Adoniram Judson (1788-1850) endured numerous hardships in his thirty-eight years of pioneer missionary work in Burma. He experienced: permanent separation from family and friends in the homeland; protracted periods of isolation and loneliness; spartan living conditions; challenging ministry circumstances in a pagan religious culture that opposed Christianity and persecuted Christians; recurring, debilitating illness from foreign disease; the deaths from illness of two wives (at ages 36 and 41), six young children and several missionary colleagues in their 20s and 30s; the strain of living under a government that was despotic, corrupt, capricious and sadistic; extended imprisonment in a pair of Burmese death prisons where he endured horrific, brutal conditions.
Judson readily acknowledged the difficulty and heartache of undergoing such trials. But at the same time he ever trusted the Lord and sought to willingly submit himself to the divine will even in the midst of marked hardships. In facing trials, Judson did not assail God’s character, question His wisdom or doubt His love. Instead, he clung to the fact that God is totally righteous, all wise and ever loving as the bedrock truths upon which he could firmly stand in enduring hardships.
Following the death of his second wife, Sarah, a house fire that destroyed many of his family’s possessions, and a long delay in a vital translation project, Judson wrote to a fellow missionary who had suffered similarly: “I have recommenced the work of the dictionary, which has been suspended nearly two years. Why has this grievous interruption been permitted, and all this precious time lost? And why are our houses and property allowed to be burned up? And why are those most dear to us, and most qualified to be useful in the [missionary] cause, torn from our arms, and dashed into the grave, and all their knowledge and qualification with them? Because infinite wisdom and love will have it so. Because it is best for us, and best for them, and best for the cause, and best for the interests of eternity, that it should be so. And blessed be God, we know it, and are thankful, and rejoice, and say, Glory be to God.”
Near the end of his ministry, missionary support from America suddenly faltered, forcing Judson to abandon plans to return to the capitol of Burma where he hoped to further advance the Gospel. Instead, he needed to retreat to a mission station where a number of other missionaries were already serving. At first Judson felt forsaken by supporters in the homeland and was deeply disappointed at these developments.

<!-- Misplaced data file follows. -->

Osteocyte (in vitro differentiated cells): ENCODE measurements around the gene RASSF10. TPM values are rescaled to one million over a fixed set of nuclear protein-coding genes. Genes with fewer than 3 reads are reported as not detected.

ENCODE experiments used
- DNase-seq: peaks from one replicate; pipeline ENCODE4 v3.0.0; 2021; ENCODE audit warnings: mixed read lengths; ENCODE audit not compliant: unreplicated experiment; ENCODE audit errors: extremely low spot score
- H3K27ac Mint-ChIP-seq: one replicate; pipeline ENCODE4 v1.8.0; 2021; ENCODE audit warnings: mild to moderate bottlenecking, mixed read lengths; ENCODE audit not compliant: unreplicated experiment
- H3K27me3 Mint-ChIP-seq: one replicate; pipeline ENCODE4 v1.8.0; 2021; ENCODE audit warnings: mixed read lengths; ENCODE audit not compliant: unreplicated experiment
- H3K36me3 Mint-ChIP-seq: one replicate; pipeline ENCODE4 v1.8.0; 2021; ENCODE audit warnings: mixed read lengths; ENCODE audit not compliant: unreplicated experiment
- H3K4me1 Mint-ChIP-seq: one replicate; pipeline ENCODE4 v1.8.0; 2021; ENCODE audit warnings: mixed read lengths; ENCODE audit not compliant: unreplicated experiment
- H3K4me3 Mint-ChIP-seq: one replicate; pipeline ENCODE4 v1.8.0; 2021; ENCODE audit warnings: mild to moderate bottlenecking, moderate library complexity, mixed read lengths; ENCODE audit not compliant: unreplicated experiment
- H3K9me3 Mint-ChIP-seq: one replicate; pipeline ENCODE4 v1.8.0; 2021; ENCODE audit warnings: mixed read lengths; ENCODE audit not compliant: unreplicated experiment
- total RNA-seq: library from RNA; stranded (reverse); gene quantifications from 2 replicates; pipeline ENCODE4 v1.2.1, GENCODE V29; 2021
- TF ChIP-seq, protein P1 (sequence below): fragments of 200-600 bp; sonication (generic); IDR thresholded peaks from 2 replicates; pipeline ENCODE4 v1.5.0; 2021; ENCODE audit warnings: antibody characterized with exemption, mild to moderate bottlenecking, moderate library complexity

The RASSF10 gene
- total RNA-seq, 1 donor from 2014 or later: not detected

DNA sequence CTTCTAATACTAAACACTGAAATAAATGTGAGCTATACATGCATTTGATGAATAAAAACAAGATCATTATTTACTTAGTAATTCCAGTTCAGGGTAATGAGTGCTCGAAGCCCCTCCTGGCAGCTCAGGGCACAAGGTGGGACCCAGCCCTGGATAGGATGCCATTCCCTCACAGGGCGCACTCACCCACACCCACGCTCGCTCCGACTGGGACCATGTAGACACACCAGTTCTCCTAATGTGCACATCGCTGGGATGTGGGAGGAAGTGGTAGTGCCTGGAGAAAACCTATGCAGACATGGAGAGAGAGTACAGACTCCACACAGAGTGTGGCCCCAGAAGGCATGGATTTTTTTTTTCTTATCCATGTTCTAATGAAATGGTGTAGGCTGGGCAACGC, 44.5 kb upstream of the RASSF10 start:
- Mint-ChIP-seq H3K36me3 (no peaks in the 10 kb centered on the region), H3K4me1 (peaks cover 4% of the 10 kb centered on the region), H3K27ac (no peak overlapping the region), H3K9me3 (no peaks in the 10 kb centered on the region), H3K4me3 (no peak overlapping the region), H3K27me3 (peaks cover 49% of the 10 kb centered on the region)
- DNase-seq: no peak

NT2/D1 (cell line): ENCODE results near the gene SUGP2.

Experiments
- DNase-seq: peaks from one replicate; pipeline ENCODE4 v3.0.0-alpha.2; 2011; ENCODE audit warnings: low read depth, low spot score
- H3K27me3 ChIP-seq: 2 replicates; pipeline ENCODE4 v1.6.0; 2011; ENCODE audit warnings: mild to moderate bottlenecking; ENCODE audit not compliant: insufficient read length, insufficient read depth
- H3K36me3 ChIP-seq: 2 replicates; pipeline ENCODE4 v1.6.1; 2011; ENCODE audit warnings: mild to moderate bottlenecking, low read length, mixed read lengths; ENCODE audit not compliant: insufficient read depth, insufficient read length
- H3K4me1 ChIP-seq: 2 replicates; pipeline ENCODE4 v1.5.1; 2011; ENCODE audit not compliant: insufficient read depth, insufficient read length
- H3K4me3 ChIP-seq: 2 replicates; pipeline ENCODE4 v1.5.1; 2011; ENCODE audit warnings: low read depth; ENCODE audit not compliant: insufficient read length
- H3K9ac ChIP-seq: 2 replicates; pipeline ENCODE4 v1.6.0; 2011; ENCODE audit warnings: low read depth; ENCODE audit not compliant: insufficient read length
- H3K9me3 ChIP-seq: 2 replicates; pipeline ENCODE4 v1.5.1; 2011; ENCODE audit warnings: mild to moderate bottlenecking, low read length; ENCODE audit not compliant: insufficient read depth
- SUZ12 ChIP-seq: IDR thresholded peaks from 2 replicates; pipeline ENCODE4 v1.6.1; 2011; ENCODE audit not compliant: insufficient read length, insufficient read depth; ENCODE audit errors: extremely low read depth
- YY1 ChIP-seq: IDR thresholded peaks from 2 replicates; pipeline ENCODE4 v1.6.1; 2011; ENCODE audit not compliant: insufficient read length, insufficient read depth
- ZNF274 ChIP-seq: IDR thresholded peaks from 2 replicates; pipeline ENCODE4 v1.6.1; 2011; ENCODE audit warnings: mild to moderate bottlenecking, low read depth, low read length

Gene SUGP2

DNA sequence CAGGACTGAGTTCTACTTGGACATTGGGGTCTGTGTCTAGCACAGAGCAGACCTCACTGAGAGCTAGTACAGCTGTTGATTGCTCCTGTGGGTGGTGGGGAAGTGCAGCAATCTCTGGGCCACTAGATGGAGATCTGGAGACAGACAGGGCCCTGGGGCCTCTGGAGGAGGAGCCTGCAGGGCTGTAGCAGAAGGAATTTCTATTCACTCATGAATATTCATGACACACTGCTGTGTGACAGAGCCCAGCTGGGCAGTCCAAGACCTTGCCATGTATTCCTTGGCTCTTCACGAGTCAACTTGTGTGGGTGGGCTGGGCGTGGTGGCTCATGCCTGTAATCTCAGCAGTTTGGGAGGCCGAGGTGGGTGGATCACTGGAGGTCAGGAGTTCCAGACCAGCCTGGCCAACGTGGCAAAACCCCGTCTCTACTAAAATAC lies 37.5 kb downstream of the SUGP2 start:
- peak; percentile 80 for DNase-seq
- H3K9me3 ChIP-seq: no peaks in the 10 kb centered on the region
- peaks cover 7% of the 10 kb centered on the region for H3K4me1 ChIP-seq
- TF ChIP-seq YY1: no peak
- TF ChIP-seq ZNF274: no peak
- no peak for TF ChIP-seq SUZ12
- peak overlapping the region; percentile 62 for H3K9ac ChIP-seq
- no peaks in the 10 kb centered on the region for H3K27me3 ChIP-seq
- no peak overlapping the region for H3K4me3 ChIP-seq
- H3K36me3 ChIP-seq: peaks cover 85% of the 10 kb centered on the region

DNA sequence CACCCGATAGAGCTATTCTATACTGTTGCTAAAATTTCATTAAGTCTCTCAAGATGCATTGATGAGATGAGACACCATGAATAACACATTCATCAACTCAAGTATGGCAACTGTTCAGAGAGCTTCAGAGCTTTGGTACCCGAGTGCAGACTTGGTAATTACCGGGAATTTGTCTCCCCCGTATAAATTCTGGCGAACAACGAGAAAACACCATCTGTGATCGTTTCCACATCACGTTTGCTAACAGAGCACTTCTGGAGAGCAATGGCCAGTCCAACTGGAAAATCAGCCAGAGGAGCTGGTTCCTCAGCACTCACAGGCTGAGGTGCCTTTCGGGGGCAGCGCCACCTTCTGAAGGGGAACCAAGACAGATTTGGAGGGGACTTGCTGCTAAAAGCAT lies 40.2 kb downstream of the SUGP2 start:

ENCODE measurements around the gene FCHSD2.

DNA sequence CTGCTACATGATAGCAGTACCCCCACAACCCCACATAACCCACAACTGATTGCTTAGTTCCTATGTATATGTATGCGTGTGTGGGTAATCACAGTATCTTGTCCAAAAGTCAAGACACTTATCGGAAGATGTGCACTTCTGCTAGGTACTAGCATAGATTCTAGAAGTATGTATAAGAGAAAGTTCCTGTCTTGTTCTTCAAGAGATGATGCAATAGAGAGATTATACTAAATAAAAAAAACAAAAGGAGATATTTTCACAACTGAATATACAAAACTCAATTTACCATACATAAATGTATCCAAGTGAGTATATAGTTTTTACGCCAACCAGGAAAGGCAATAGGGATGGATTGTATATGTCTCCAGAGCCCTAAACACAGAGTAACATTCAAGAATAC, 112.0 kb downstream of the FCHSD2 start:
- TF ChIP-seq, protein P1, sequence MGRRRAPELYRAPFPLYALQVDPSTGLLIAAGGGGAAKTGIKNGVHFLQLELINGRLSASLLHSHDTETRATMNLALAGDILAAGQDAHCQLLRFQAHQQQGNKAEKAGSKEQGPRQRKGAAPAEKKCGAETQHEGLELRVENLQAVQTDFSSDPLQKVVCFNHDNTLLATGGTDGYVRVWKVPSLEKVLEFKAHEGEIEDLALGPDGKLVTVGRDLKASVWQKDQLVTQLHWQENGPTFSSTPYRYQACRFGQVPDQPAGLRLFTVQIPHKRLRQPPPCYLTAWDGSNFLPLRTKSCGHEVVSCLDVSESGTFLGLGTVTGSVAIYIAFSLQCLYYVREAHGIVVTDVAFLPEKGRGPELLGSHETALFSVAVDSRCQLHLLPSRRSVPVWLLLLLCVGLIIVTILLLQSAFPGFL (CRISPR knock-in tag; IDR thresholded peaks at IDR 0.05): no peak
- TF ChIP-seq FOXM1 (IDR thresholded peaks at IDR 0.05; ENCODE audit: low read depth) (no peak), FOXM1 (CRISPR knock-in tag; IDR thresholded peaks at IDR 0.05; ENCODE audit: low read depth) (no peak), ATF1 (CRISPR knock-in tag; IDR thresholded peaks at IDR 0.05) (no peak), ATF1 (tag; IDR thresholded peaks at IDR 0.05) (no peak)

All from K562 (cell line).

But his third wife, Emily, reported: “He very soon began to devise apologies for everybody, and said we must remember that so far as we were concerned, or the missionary cause itself, God had done this thing, and done it, as he always does, for good. It was not his will that we should go to Ava then, and we had no right to complain of the means he made use of to prevent it. He insisted, too, that our obedience was not to be yielded grudgingly; that it must be a cheerful acquiescence in all that God had done, and a sincere, careful study of the indications of his providence afterwards, without any suspicion that our ways were hedged by any thing harder or thornier than his love and mercy.”
Emily further testified of Judson: “His trust in Providence was so implicit and habitual, that he was never gloomy, and seldom more than momentarily disheartened. On the other hand, being accustomed to regard all the events of this life, however minute or painful, as ordered in wisdom, and tending to one great and glorious end, he lived in almost constant obedience to the apostolic injunction, ‘Rejoice evermore!’”
Many modern Western Christians do not handle adversity well. They are surprised by it and quick to doubt or even accuse God when He allows them to experience hardship.
Instead, like Judson, we should fully expect trials and should seek to willingly embrace adversity and sacrifice in our living for and serving the Lord. By readily trusting in God’s character and submitting to His will, we will be helped through the inevitable trials of life, others will be benefited by our example and Christ will be glorified.
I would enjoy hearing how Judson or other stalwart Christians have encouraged you to trust the Lord, even in hard times.
Copyright 2013 by Vance E. Christie